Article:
I read Donald Miller’s Blue Like Jazz this week and a few things stuck out at me. It’s not a marketing book, but it does have a perspective that can teach us a few things about marketing. The most important is how we as the church should be loving people.
Miller has two examples that really spell this out:
1) What’s Not Working
Miller spends a chapter talking about what he doesn’t like about church and why he loves his current church.
Here are the things I didn’t like about the churches I went to. First: I felt like people were trying to sell me Jesus. I was a salesman for a while, and we were taught that you are supposed to point out all the benefits of a product when you are selling it. That is how I felt about some of the preachers I heard speak. They were always pointing out the benefits of Christian faith. That rubbed me wrong. It’s not that there aren’t benefits, there are, but did they have to talk about spirituality like it’s a vacuum cleaner. I never felt like Jesus was a product. I wanted Him to be a person. Not only that, but they were always pointing out how great the specific church was. The bulletin read like a brochure for Amway. They were always saying how life-changing some conference was going to be. Life-changing? What does that mean? It sounded very suspicious. I wish they would just tell it to me straight rather than trying to sell me on everything. I felt like I got bombarded with commercials all week and then went to church and got even more. (page 131)
He goes on to talk about churches that tow a political party line and the ever-present war metaphor that lets us forget about loving people. The important thing here is that the Christian message is about love. If people aren’t getting that in our churches, if they’re distracted by our language or our politics, then something’s not working.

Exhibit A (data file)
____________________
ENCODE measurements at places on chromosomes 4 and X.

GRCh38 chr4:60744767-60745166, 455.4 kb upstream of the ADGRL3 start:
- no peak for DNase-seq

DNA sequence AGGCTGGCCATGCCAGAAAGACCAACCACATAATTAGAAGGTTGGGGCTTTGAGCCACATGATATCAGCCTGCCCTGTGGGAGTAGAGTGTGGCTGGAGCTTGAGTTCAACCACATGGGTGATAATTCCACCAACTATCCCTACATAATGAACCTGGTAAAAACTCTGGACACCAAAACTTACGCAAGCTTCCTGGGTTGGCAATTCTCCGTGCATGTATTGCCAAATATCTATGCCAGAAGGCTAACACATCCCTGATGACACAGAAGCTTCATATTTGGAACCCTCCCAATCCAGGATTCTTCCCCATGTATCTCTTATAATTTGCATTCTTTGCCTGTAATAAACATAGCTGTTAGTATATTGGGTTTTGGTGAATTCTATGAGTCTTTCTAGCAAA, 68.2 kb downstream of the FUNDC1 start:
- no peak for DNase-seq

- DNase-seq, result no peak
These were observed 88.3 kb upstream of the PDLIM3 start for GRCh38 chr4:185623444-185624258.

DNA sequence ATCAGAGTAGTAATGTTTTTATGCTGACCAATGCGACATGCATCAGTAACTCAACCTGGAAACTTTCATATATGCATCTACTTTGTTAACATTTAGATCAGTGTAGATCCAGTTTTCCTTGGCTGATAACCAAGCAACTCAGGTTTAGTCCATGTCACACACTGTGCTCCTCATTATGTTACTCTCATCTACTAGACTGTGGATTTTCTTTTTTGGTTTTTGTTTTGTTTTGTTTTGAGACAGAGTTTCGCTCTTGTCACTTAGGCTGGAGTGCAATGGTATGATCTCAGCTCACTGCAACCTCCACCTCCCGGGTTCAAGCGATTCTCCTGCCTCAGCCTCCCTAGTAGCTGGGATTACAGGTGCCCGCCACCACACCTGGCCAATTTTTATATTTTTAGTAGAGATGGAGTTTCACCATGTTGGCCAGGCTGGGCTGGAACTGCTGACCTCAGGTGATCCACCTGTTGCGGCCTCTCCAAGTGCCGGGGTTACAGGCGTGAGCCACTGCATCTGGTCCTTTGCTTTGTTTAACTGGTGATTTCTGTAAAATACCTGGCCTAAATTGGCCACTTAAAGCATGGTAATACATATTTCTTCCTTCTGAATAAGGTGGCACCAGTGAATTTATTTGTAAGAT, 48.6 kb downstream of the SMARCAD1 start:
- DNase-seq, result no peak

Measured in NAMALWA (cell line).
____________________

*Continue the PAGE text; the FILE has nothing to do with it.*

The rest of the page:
2) What Is Working
Throughout the book Miller talks about attending a “heathen” college–a place so anti-Christian none of his Christian friends could understand why he’d want to be there. But while there Miller meets up with other Christians and they form an incredible community. Every year the college has a big drunken-orgy fest sort of weekend, and this small band of Christians decided to set up a confessional booth in the midst of the debauchery. But rather than letting the drunk college students confess, the Christians were the ones doing the confessing. They confessed their personal failures and the greater failures of Christianity over the years. Rather than judging those college students, they opened a door for discussion and dialogue.
Sometime around two or three in the morning, the night we took confessions, I was walking off campus with my monk robe under my arm, and when I got to the large oak tree on the outskirts of the front lawn, I turned and looked at the campus. It all looked so smart and old, and I could see the lights coming out of the Student Center, and I could hear the music thumping. There were kids making out on the lawn and chasing each other down the sidewalks. There was laughing and dancing and throwing up.
I felt very strong that Jesus was relevant in this place. I felt very strongly that if He was not relevant here then He was not relevant anywhere. I felt very peaceful in that place and very sober. I felt very connected to God because I had confessed so much to so many people and had gotten so much off my chest and I had been forgiven by the people I had wronged with my indifference and judgmentalism. (page 126)
I don’t want to suggest every church should open a confession booth–this is an idea that only works in a certain time, in a certain place, with a certain approach. But the idea is that Miller and his friends really did something to make Christianity real to their fellow students. They didn’t picket or yell at people from street corners. They engaged people in an honest and loving way.